View Postsunrat, on 08 June 2018 - 08:10 PM, said:

I spent many hours playing this game years ago on Windows. Heaps of manic fun. Online games can be crazy with up to 24 players per race iirc and it's really hard to win. However I'm refusing to use snap on principle so would rather boot into Windows to play it.
There was a similar game called ManiaDrive which worked on Linux years ago. It still has a website but nothing new since 2006. Although Trackmania Nations is similar vintage.
http://maniadrive.raydium.org/

Not looking to question your judgement, but curious as to what the principle is that discourages you from using snap packages?

#6 OFFLINE   sunrat

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Posted 10 June 2018 - 08:44 PM

View PostHedon James, on 09 June 2018 - 08:40 AM, said:

Not looking to question your judgement, but curious as to what the principle is that discourages you from using snap packages?
You know they found a bitcoin miner in a snap recently. They are not properly security tested. Also, because they include dependencies in the package, they are often huge compared to native packages which use system libraries. One example which came up recently at MX was Telegram which was a 300MB package (maybe appimage but same same) whereas the native was 70MB. It's from the Windows mindset - convenience over efficiency.
I'm avoiding Appimages and Flatpaks for the same reason.
There was a long thread over at Debian forums where there was maybe a 50/50 split over using them with most of the more experienced contributors saying they will avoid them.
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#7 OFFLINE   Hedon James

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Posted 10 June 2018 - 09:58 PM

aha...I understand now.  It sounded like your issue was limited to snap packages, so I was trying to understand why you would prefer Flatpaks or AppImgs to Snaps.  I also prefer native packages.  Although I think it would be interesting to use a SLOW rolling release distro, but with SNAPS/FLATS on top of that for the latest & greatest software packages.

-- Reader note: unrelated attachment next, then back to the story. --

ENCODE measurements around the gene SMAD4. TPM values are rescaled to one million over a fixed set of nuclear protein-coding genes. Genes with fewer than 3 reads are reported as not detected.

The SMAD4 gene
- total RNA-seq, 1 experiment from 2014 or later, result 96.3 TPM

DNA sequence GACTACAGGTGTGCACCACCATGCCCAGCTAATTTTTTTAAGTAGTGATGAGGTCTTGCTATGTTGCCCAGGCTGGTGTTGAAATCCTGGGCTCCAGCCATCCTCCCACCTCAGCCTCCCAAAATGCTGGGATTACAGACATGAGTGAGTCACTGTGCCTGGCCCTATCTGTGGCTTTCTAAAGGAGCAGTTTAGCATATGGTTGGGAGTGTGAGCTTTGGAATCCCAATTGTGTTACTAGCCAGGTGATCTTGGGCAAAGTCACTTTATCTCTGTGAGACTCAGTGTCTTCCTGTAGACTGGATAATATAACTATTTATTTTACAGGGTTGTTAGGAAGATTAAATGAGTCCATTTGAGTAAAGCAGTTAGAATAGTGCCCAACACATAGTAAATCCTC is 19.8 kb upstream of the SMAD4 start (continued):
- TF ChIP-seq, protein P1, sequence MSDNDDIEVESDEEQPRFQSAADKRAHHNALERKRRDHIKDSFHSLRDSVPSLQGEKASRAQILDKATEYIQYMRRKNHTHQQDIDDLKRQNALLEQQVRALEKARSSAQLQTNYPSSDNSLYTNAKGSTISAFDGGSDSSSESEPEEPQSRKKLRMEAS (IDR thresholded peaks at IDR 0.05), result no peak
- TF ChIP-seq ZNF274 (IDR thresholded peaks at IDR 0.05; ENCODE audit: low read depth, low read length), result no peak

For instance, I think I'd be VERY interested in a slow rolling Debian distro, but the ability to SNAP LibreOffice 7 onto that, or Firefox 70, or whatever....but the option to NOT upgrade to LibreOffice 8 SNAP, because LO 7 suits me just perfect.  At least I THINK that would be a cool distro.  JMO...

#8 OFFLINE   sunrat

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Posted 10 June 2018 - 10:35 PM

They seem to be mainly for SNS syndrome.
MX has a much better approach to that. If you want a newer package than what's in the repo or even one that's not there at all, just ask the devs and they will attempt to backport or build it and add it to the repo. B)
They have a "Package Requests" section on the forum.
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#9 OFFLINE   securitybreach

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Posted 15 June 2018 - 01:57 PM

View Postsunrat, on 10 June 2018 - 08:44 PM, said:

View PostHedon James, on 09 June 2018 - 08:40 AM, said:

Not looking to question your judgement, but curious as to what the principle is that discourages you from using snap packages?
You know they found a bitcoin miner in a snap recently. They are not properly security tested. Also, because they include dependencies in the package, they are often huge compared to native packages which use system libraries. One example which came up recently at MX was Telegram which was a 300MB package (maybe appimage but same same) whereas the native was 70MB. It's from the Windows mindset - convenience over efficiency.
I'm avoiding Appimages and Flatpaks for the same reason.
There was a long thread over at Debian forums where there was maybe a 50/50 split over using them with most of the more experienced contributors saying they will avoid them.

I think the same thing Sunrat! :thumbup: